In Conversation with Cristina Tufiño: Fusing Fashion, Futurist Aesthetics, and Female Bodies in her Sculpture
Cristina Tufiño melds fashion, femme-focused sculpture, and a sleek aesthetic into her art practice. Tufiño was born in Puerto Rico, spending her formative years there, and currently the UPenn graduate resides/works between there, New York, and Philadelphia. To me, these locations seem to enter her work, her sculpture exists in this captivating intersection between sexuality, Caribbean-futurist ideas, and the concrete jungle. Tufiño reveals ideas, inspiration, her emotions about post-Maria Puerto Rico, and more in our convo below.
Gallery Gurls: Your sculpture is a sweet mix of tropical futurist aesthetics, pastel colors, and the softness and sensuality of women's bodies. What informs your artistic lens?
Cristina Tufiño: Lately I have been revisiting a memory of seeing Yves Saint Laurent’s live fashion show on tv during the World Cup in 1998, 1.7 billion people watched, and I was one of them as fifteen-year-old. In the fashion show, women were walking in perfect militaristic precision on a soccer field painted blue with clouds, wearing archival YSL pieces from tuxedos to Piet Mondrian-inspired dresses, and what looked like sculptural dreams in incredible colors. The artificiality and spectacle of this event where women walked in formation like a deconstructed Busby Berkeley film or a military march while men played tribal drums showed me how complex reality could be. The camera zoomed into Yves Saint Laurent’s discomfort and humble perfectionism as he viewed his life’s work, this left a great impression on me. The clothes were living monuments like a sculptural ensemble but also fleeting and temporal.
You were born and raised in Puerto Rico, and you split your time between NYC, Philadelphia, and PR. What is your emotional and mental connection to PR now post-Maria, will these feelings translate into your sculptures?
Recently, everything seems to rearrange itself around you; the Island as I knew it disappears and people enter a new plane of being, post-Maria. These moments of transition can be mystifying, but in reality, the changes in Puerto Rico --the capitalist disaster we have been seeing has been happening for some time-- probably since the time I was a child in the eighties in Old San Juan. I saw the first massive cruise ships come into the port and all the economic changes brought by the period of what people thought was progress-neoliberal economic policies that created an entirely new relationship between the citizens of my town to our local government and its colonial struggles with the US mainland. Maria was one of those moments where things shifted and I can't entirely say how I'm responding, because it’s a profound intersection in our culture. But I'm aware of new spaces opening up conversations, people interacting, research being done, and people coming together.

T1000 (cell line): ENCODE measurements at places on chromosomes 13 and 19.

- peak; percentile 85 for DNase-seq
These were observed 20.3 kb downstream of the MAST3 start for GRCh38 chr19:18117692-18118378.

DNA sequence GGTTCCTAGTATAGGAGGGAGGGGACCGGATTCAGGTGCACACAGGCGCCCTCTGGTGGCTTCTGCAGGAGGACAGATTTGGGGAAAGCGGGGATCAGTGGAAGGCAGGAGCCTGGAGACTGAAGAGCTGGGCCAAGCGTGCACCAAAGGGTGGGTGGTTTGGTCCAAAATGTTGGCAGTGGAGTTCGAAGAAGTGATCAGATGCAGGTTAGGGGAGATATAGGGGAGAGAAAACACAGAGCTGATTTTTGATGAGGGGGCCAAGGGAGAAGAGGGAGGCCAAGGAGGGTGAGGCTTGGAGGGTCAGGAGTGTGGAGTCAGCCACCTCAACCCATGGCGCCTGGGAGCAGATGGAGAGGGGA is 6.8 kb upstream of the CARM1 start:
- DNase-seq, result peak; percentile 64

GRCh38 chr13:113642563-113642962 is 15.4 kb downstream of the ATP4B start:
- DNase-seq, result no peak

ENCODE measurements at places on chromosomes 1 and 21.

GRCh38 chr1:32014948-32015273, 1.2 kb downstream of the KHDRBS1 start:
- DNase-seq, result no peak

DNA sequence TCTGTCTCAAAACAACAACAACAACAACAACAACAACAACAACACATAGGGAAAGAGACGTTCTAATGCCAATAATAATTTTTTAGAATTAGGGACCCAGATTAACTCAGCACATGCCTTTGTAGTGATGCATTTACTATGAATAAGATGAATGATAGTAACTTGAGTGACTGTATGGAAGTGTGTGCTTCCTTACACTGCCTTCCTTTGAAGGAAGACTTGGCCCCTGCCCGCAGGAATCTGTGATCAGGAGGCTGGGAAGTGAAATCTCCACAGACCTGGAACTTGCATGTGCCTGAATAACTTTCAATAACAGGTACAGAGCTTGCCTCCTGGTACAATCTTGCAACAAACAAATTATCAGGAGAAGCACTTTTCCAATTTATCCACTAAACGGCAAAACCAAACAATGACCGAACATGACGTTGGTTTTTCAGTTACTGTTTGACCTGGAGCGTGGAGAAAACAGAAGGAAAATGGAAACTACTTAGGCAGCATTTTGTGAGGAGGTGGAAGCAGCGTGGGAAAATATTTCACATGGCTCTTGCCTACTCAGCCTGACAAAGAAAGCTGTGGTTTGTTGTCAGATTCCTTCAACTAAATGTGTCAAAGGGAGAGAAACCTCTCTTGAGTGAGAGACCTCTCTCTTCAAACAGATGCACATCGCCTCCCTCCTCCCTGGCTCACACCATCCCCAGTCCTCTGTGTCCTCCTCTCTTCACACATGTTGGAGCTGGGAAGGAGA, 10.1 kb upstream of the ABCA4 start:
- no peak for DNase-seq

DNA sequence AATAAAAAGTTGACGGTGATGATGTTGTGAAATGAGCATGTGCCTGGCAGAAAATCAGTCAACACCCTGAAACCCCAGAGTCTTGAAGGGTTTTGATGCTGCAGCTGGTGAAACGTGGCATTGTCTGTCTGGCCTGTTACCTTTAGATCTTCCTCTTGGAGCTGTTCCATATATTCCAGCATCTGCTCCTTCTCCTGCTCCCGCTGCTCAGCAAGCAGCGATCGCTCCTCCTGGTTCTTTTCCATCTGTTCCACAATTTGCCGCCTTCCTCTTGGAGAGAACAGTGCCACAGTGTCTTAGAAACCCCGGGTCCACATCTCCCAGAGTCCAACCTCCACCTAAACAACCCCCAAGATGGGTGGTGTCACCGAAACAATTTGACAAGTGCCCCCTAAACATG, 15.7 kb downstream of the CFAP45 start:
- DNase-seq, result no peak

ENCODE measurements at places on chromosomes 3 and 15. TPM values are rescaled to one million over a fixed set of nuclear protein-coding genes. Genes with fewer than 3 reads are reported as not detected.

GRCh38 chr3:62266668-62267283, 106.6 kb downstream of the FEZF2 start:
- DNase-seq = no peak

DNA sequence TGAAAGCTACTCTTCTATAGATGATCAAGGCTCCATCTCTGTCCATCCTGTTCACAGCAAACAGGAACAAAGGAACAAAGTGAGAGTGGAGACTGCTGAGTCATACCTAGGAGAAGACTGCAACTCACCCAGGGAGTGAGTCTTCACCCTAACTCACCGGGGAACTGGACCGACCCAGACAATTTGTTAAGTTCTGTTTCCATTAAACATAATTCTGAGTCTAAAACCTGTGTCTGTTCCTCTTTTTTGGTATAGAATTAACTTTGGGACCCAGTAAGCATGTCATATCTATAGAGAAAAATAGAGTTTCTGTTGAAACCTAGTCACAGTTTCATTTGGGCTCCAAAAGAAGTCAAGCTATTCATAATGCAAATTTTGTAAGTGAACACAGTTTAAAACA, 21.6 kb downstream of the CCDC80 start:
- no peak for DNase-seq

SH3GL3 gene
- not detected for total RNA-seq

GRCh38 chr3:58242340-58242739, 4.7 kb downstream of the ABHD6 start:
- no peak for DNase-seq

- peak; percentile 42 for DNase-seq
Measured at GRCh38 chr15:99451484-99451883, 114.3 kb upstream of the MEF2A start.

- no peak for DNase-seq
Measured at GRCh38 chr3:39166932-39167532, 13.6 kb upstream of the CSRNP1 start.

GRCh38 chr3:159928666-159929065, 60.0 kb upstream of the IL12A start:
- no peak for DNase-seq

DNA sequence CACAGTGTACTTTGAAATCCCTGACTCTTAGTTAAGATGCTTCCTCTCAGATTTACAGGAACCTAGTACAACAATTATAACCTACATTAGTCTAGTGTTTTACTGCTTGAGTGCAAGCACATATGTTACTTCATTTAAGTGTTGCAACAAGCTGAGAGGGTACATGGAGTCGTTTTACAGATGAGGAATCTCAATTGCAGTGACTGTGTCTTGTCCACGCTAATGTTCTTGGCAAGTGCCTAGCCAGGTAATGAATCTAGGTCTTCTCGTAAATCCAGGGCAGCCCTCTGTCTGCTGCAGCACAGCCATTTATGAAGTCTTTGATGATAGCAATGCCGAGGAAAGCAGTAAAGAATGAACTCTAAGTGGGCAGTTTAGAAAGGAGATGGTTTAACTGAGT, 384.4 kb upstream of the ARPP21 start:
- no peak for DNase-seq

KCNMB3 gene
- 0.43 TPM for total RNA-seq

I have been looking more towards defining what the future means beyond this capitalist model of individuality where the world becomes destroyed; despite what feels like a vacuum, like mourning, like a late capitalist snuff film (in the words of Beatriz Santiago Muñoz) and looking more towards my own ideas and dreams of collectivity and alternate realities; this to me seems like an important act of defiance and the space where art thrives.
"Maria was one of those moments where things shifted and I can't entirely say how I'm responding, because it’s a profound intersection in our culture. But I'm aware of new spaces opening up conversations, people interacting, research being done, and people coming together."
As a Latinx feminist artist, what is important to you to convey in the work? and how do you think you execute that?
I like to connect different experiences and viewpoints; I work with so many of my dreams and interests, books, and orally transcribed stories, that this seems like an act of defiance and dissent in a larger dominant culture. I read my horoscope by Walter Mercado and consult with a female astrologist and bruja in Bayamón, Puerto Rico. A few years ago, a friend told me he went to the beach near his home and lamented to a cook who sold food there how his life was falling apart, and he almost lost his job. Meanwhile, his wife wouldn’t stop partying and spending money, he needed a divorce, so the cook looked at him and told him he had a solution. My friend thought the cook would give him the contact to a lawyer or a therapist, but instead, he told him to get a good coconut and put it under his bed and let all the bad energy soak up and at midnight go to a cross street and break it in half. Later, I cast a coconut in a short film, Since I Must Leave My Home, I made with Kiani del Valle, a choreographer and dancer in Berlin and Alex Nguyen a painter and filmmaker. It's like slipping into an alchemical vortex where material and reference exists for ritualistic fulfillment and little else.
You're currently in a group show called Clay Today at one of my fave downtown art spaces, The Hole. Can you tell me more?
I really enjoyed this show as it brought together fantastic artists working in ceramics. It was also a really intense opening as so many people where inside the space and some of the works were fragile. I enjoyed the energy Kathy Grayson brought to the show, she had been researching this show for a few years and it came together beautifully. Finally I met Bertie The Pomeranian, I think he had been in the back getting his nails done for the first hour.
What's next for you in 2018?
I'm looking forward to working with some friends, collaborations, going back to Puerto Rico and Mexico soon. Getting better health insurance, learning to save, and invest money.
"I'm looking forward to working with some friends, collaborations, going back to Puerto Rico and Mexico soon. Getting better health insurance, learning to save, and invest money."
Follow Cristina Tufiño on Instagram @deadmall1